25% of the daily calorie intake.
fats perform several functions They are the most concentrated
energy source of all nutrients, and increase palatability
and texture to cat foods. They are also important in carrying
the fat soluble vitamins, A, D and E. Fat is essential to
the cat's diet as it supplies the essential fatty acids (EFAs),
linoleic and arachidonic acids, which play key roles in maintaining
the general health of the cat and are vital in many body systems
including the skin, kidneys and reproductive organs. In most
mammals linoleic acid can be converted into the other EFAs
required by the animal. The cat has a limited capacity to
do this and whilst this may not seriously affect the health
of the adult cat it does affect specific life stages such
as reproduction. Linoleic acid is found in large amounts in
plant oils but the EFAs derived from it are found almost exclusively
in animal tissues. However, small amounts of linoleic acid
are also found in meats and arachidonic acid is found exclusively
in meat, making meat the best source of fat for cats. It is
recommended that at least 9% of calories should be provided
cat has no nutritional need for carbohydrate as it is able
to derive a lot of its energy from the breakdown of protein.
It does, however, have the necessary enzymes to digest and
metabolise carbohydrates so they can form a useful dietary
source of energy. Cats can therefore be fed wheatflakes, cooked
rice and even potatoes to a limited extent, although some
cats cannot tolerate high concentrations of certain sugars.
For example, if suddenly given a large bowl of milk, some
cats can develop diarrhoea from the sugars (sucrose and lactose)
due to the lack of digestive enzymes resulting in fermentation
of the sugars by bacteria in the gut. There are milk drinks
designed especially for cats that are lactose reduced.
in man and animals indicate that the so-called antioxidant
vitamins, C, E and beta carotene (the precursor of Vitamin
A, present in certain plants, vegetables and fruit) are important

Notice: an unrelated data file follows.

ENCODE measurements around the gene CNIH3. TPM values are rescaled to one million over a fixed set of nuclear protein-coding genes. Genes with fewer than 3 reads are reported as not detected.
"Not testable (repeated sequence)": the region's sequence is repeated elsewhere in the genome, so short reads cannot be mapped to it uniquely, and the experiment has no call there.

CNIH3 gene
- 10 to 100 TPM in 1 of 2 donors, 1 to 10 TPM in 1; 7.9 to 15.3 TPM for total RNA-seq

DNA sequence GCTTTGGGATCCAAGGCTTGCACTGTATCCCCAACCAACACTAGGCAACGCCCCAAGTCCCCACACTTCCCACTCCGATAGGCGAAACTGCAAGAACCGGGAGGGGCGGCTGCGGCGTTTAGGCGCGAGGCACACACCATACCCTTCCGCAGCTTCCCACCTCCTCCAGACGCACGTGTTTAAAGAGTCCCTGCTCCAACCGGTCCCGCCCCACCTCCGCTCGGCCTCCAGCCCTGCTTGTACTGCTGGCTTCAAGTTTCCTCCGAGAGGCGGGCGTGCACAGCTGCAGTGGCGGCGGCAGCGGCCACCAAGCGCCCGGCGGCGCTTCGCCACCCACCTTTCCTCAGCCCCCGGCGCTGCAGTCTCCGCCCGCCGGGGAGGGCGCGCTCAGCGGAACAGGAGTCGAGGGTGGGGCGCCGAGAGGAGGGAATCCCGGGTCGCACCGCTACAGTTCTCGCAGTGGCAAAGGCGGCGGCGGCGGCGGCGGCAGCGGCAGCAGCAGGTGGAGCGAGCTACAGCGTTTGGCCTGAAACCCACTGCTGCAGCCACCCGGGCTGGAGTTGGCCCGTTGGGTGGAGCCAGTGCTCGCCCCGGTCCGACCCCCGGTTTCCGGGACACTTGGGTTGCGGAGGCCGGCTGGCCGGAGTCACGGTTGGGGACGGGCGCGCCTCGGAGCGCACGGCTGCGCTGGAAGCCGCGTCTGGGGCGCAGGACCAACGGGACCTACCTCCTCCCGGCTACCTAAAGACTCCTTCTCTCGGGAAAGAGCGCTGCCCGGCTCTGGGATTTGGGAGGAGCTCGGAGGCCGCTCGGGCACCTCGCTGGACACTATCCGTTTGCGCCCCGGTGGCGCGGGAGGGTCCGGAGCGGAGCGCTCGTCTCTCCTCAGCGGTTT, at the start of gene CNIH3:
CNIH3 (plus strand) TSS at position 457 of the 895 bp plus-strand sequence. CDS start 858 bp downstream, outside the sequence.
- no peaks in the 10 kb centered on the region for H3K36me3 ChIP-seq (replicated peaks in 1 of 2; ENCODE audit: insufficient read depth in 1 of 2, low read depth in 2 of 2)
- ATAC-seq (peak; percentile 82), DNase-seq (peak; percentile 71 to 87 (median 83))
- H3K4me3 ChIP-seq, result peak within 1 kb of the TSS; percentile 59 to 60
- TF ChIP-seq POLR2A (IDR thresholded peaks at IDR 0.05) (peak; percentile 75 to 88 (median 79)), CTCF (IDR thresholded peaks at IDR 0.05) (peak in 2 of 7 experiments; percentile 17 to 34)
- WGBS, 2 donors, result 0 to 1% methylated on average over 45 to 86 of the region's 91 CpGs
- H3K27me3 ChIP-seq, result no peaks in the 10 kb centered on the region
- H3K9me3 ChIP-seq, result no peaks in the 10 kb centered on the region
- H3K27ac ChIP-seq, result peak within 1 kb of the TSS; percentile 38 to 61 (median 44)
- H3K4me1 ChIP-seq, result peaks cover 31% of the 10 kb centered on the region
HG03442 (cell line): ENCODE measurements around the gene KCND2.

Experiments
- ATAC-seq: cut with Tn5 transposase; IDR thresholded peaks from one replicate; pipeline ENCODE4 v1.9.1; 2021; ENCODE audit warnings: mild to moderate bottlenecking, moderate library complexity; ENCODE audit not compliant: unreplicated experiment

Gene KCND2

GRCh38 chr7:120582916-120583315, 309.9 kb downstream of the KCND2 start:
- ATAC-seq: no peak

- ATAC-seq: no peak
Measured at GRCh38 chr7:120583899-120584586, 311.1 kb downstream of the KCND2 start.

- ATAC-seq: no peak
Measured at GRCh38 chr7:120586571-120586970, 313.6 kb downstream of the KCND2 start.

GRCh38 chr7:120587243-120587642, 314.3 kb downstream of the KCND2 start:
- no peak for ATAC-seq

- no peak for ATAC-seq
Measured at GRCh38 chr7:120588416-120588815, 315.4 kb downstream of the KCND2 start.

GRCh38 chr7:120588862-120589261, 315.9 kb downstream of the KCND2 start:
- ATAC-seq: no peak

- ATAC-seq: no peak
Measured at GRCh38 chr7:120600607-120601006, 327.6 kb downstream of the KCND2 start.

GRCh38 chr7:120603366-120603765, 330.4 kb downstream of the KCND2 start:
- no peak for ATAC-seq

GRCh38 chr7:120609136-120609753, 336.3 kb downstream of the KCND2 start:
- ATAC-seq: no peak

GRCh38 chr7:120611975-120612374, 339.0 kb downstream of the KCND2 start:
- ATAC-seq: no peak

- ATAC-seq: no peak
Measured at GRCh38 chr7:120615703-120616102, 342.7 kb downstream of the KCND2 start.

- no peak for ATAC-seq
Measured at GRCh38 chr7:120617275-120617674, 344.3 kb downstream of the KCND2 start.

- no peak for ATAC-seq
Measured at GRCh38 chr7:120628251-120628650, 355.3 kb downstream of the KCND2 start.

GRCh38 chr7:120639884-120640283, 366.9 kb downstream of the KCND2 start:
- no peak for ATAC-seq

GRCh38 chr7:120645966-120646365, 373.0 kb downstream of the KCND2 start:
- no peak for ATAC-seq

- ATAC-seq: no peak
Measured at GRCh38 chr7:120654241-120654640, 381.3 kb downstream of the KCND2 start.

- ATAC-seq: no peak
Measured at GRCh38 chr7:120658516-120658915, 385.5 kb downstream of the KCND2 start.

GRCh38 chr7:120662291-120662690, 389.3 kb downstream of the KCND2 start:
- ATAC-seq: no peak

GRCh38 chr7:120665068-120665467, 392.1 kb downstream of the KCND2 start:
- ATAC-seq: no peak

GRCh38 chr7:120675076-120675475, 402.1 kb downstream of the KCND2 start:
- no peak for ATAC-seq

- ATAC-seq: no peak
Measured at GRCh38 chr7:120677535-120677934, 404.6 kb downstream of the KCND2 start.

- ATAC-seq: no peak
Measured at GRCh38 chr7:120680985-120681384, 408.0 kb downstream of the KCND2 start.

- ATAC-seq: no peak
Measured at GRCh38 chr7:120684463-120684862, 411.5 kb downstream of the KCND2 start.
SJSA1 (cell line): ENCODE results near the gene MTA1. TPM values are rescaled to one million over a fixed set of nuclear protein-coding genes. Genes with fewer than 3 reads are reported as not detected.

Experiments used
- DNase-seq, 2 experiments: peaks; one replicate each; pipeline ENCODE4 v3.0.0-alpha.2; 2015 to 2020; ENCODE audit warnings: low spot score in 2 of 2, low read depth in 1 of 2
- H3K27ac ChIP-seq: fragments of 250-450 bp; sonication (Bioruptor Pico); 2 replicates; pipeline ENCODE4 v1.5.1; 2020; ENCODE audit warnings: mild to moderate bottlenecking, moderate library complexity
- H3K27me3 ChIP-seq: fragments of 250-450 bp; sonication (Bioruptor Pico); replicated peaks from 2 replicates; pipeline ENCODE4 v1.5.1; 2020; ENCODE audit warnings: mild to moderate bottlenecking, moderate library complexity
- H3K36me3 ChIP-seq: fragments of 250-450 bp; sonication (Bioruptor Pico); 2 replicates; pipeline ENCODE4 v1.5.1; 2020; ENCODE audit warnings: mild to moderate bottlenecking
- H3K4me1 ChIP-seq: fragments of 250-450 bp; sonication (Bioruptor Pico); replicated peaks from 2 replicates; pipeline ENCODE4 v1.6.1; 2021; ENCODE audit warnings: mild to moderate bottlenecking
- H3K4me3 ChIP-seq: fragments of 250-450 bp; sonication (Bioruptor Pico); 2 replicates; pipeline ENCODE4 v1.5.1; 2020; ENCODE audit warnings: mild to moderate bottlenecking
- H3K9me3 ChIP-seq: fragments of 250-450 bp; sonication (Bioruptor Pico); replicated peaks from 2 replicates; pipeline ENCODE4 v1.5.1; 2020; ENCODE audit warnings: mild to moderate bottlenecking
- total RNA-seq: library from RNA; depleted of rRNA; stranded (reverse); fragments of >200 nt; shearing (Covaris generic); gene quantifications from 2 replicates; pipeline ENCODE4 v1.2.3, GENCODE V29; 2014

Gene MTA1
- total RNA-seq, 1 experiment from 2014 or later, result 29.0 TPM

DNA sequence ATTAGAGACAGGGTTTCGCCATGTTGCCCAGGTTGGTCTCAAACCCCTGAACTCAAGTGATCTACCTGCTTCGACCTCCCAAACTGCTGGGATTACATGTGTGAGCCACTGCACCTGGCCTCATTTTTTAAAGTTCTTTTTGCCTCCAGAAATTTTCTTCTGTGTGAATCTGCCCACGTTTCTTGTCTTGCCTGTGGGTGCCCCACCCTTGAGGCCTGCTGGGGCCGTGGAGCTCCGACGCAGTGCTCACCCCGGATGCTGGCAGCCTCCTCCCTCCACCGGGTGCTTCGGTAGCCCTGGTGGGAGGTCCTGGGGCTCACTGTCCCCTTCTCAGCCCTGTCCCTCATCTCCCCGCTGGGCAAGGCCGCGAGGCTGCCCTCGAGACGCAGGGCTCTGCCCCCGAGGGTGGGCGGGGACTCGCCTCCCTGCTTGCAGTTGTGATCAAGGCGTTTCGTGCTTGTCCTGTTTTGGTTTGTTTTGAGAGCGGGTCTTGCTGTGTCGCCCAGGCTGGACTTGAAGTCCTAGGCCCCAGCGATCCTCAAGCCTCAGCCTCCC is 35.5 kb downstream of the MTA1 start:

in preventing certain substances called free radicals from
causing damage to cells and being involved in the ageing process.
Vitamins may also be protective against certain forms of cancer.
A is best known for its importance in vision. It is also involved
in other processes such as the regulation of cell membranes
and the growth of bones and teeth. Beta carotene found in
plant material, is used by many mammals as a precursor of
Vitamin A. The cat, however, is unable to convert beta carotene
to vitamin A and must therefore obtain its vitamin A from
animal sources. Good sources for the cat are organs such as
liver and kidneys, with muscle tissue being relatively low
in this vitamin. However, a word of caution is necessary here,
too much vitamin A can be as harmful as too little, and cats
fed diets consisting mainly of raw liver have developed a
condition known as hypervitaminosis A, presenting with signs
of lethargy, unthriftiness, stiff neck and other skeletal
problems. The daily requirement for an adult cat is in the
region of 650-850 International Units which is present in
only 5g of good quality beef liver.
D is involved in the metabolism of calcium. Animal tissue
is low in calcium so the cat's diet must be supplemented with
this mineral. A deficiency of vitamin D results in rickets.
However, cats need very little vitamin D and when the quantity
and ration of calcium to phosphorus in the diet is normal,
true rickets is very rarely seen.
very uncommon, vitamin E deficiency can occur in cats, particularly
when fed food containing large amounts of unsaturated fats
to which antioxidants have not been added. Unsaturated fats
oxidise and go rancid easily, as a result, the vitamin E present
is destroyed. Yellow fat disease or steatitis occurs due to
a deficiency of vitamin E and may occur when feeding red tuna
which does not have the necessary antioxidant or extra vitamin
E added. Normal diets and proprietary foods containing tuna
fish are adequately protected in this respect.
do not need to be fed vitamin C as they are able to produce
water soluble vitamins that are of relevance to cat nutrition
are all members of the B-group or complex, and nearly all
are involved with the utilisation of foods and the production
of interconversion of energy in the body. Vitamin B1, or thiamine,
is needed in relatively large amounts by the cat. Because
it is progressively destroyed by heating, pet food manufacturers
add calculated amounts in the pure form to the food being
processed. Exactly the same progressive destruction occurs
in any cooking operation so home cooked meats will need to
be supplemented. Raw fish diets may also result in a deficiency